The brain is a remarkable piece of work. At a given moment, from a blizzard of incoming data - visual, tactile, auditory, olfactory, taste, memory, etc. - it knows instantly how to classify what information it wants, and discard or store the rest. One sound in a roomful of noise. One object in complex scene. One expression in a hundred faces. The brain seems to be able to do this in a non-linear fashion. If we could get our sensors to do it just as well and just as fast, then problems might be solved that today defeat even the fastest computers.
This was the starting point for research at the Salk Institute funded by the Office of Naval Research. How can you separate signals that have been mixed together, without knowing ahead of time what those signals might be? The general approach to this problem, called Independent Component Analysis, had been pioneered in France in the 1990s, but it was Tony Bell, working with Terry Sejnowski in the Computational Neurobiology laboratory at Salk who came up with a fast, practical algorithm, called the infomax ICA.
"It's all about the signal to noise ratio, and whether this kind of data can be analyzed and processed using traditional methods," says Dr. Joel Davis, manager of the project in ONR's Cognitive, Neural, and Biomolecular S & T Division. Can ICA be used to eavesdrop on the brain itself? In an example of serendipity, Scott Makeig (at the Naval Health Research Center) working with Bell and Sejnowski, discovered that the ICA algorithm is extremely effective at separating the sources of weak and noisy independent electrical signals from deep within brain that are measured on the scalp (EEGs). Previous methods for analyzing EEGs had relied on averaging over many trials, but with ICA it was possible to analyze single trials.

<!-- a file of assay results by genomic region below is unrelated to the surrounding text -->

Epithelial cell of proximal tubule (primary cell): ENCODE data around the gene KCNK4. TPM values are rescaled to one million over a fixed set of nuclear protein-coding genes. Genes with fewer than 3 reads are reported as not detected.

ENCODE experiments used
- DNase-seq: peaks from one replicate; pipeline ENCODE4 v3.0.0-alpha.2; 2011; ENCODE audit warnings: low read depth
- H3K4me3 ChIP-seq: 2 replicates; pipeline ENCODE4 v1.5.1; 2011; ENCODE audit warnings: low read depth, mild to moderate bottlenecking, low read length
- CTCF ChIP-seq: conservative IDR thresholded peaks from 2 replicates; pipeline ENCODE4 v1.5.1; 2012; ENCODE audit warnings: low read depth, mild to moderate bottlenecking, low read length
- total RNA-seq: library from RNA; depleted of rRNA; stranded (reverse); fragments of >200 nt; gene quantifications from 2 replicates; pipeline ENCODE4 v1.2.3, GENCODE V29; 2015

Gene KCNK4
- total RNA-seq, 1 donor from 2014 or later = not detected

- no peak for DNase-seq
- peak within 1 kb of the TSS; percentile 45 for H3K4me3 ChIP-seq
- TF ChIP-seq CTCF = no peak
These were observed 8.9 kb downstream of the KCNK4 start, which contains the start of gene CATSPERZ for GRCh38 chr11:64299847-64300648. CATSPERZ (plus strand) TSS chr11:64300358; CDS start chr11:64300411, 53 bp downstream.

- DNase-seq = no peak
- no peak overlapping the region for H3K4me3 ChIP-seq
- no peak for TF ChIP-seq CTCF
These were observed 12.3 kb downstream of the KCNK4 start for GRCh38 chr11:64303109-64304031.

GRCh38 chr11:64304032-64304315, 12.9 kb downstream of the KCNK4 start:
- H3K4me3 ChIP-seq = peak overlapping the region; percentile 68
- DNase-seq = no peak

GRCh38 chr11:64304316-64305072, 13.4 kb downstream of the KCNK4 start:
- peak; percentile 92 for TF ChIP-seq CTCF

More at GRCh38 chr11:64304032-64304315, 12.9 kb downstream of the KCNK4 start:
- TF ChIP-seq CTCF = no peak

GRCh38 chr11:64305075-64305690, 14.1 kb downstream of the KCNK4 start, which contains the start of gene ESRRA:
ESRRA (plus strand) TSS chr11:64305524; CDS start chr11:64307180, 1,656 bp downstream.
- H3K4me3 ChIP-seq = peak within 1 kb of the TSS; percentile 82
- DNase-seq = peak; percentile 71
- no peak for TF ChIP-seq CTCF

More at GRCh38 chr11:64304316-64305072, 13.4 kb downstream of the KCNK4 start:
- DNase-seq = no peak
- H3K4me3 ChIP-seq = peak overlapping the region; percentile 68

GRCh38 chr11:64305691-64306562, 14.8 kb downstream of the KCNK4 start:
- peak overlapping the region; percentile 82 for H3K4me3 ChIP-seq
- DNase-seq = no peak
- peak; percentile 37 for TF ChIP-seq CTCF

"Pattern recognition and extracting signals from noise has always been difficult, especially under high noise conditions," says Davis. "ICA is changing the whole field of event-related potentials, and this is not trivial. In a room full of bells, whistles, music, clapping, and human voices, traditional signal processing may fail to recognize the human voice. Not so ICA. The signals and information our brains care about - like the human voice - are non-linear, as is the language of the brain itself. Using the ICA algorithm really works," Davis said.
The patented algorithm is now being applied to dozens of applications. It is currently available on the Web for any who wants to explore its use for science and research purposes at: http://www.cnl.salk.edu/~tewon/ica_cnl.html. Users are asked to note their applications. To date, ICA has been applied to over a hundred real world problems including speech and pattern recognition, telecommunications, satellite imagery, sound spectrograms, image processing, de-noising, ultrasound research, spacecraft fault detection, astronomy, brain-computer interfaces, and analyses of climactic data.